2010 was a great year for landscape photography, we experienced a fantastic wildflower bloom in California. Here are a few of my best from the year, I wish I could pull a few more off the hard drive! Have a great year everyone!!
Light painted petroglyphs in the Owens Valley near Bishop, Eastern Sierra
Alpen glow breaks through the clouds in the Eastern Sierra’s North Lake on a cold autumn morning.
Burney Falls in Northern California is constantly fed by a natural spring.
A wild lenticular cloud formation slowly grows and moves across the Northern Mojave Desert.
Early dawn light creeps across the flooded salt flats of Death Valley.
Dangle your toes off of Toroweap’s 3,000 foot cliff overlooking the Colorado River in Grand Canyon National Park.
Wild mountain lillies bloom in an open meadow in Northern California’s Cascade Range.
Tiles of Earth sculpted by wind, water and sand in one of Death Valley’s dune fields.
Pines catching thier first light on old rolling dunes in Lassen Volcanic National Park.
Friends paddle through a Colorado River cave in the Mojave Desert. I really miss this moment.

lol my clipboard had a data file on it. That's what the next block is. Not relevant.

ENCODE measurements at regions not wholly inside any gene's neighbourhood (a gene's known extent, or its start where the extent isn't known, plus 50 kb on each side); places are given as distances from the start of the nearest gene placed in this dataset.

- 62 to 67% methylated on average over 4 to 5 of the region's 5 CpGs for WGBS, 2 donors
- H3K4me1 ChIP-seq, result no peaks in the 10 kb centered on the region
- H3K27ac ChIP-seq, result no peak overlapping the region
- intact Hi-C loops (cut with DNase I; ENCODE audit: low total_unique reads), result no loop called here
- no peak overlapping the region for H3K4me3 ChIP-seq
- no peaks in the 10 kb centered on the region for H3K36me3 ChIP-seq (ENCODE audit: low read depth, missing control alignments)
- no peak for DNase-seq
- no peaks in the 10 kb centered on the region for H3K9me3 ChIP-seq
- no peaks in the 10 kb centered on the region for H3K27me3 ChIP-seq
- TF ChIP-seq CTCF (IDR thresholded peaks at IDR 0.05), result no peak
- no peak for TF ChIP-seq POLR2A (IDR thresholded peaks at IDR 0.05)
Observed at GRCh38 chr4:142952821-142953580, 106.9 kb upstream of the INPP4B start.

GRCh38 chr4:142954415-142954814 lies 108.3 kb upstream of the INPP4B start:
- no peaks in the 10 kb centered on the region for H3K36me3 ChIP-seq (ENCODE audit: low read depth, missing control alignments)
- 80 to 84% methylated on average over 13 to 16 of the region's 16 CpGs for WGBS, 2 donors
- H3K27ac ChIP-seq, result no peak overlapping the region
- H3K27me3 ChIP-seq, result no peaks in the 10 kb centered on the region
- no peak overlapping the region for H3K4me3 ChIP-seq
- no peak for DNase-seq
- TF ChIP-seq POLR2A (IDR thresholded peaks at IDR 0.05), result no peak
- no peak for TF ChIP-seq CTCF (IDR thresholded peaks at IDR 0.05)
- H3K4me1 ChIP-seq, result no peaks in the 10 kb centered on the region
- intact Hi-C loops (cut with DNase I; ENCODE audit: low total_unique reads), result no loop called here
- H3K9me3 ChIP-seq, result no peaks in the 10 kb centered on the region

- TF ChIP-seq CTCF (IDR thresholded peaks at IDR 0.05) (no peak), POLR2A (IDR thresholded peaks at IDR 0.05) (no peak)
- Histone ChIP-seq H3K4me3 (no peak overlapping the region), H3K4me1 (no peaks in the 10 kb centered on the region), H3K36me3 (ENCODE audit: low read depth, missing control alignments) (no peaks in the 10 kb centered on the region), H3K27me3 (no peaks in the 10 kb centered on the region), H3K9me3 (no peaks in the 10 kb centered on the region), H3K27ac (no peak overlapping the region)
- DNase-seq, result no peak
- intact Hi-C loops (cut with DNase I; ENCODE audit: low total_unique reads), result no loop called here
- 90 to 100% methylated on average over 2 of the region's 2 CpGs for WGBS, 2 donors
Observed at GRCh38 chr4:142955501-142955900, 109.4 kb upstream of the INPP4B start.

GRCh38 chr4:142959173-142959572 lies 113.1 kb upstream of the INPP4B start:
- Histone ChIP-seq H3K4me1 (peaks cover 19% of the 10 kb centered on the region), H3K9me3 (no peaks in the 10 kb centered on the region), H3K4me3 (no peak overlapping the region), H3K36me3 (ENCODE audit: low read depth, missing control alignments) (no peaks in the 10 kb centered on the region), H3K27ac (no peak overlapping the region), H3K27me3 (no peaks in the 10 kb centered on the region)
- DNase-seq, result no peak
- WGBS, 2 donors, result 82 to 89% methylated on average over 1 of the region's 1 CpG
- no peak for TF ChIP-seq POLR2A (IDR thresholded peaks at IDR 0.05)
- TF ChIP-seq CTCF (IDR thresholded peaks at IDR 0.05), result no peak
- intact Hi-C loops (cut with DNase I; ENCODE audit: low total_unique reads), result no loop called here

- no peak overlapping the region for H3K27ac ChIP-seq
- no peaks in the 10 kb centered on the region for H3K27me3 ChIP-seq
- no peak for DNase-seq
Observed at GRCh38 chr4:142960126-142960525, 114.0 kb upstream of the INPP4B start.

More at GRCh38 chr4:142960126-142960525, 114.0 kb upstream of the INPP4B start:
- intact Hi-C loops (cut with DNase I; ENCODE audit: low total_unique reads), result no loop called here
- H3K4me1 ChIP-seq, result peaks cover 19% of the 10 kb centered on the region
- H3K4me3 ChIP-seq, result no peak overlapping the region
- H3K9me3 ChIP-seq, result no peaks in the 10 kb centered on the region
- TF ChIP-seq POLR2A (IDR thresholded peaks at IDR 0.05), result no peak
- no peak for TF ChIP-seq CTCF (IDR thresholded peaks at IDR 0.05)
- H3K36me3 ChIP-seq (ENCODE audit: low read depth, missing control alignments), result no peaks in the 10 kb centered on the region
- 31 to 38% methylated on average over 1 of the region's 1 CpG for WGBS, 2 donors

Wildflowers bloom under Mt Shasta in a wild fire recovery area.
A view through an arch in the Alabama HIlls displays a rainbow against rainy skies.
A nocturnal alignment of earth and space in Joshua Tree National Park.
One of the largest wildflower blooms I have ever seen occured in California’s Central Valley. Only 80 miles from Los Angeles.
You Will Eat Me No More
Death Valley National Park
The Mojave Desert Tortoise is the largest reptile of the Mojave Desert. They walk on ground that can get over a 130 degrees. They avoid the heat in their giant burroughs where it is about 40 degrees cooler and hibernate there durning the winter. They can live for a year without water or maybe even 2 years without water.
In certain areas of the Mojave the average number of tortoises per square mile in the 1920’s was 100, now in the same areas there are less then a dozen per square mile. A host of animals depend on their large burroughs for homes. The Mojave Desert Tortoise is an endangered species because it’s population has dwindled in recent years. In order for it to be removed from the endangered species list it’s population must grow and be sustained for 25 years.
This series is part of a yearly tradition that Jim Goldstein has started where he posts a blog with links to many other yearly collections from other photographers. See them all here http://www.jmg-galleries.com/blog/2011/01/12/best-photos-of-2010/. Here are my 2009’s collection http://stevesieren.wordpress.com/2010/01/09/landscape-photography-my-best-of-2009/
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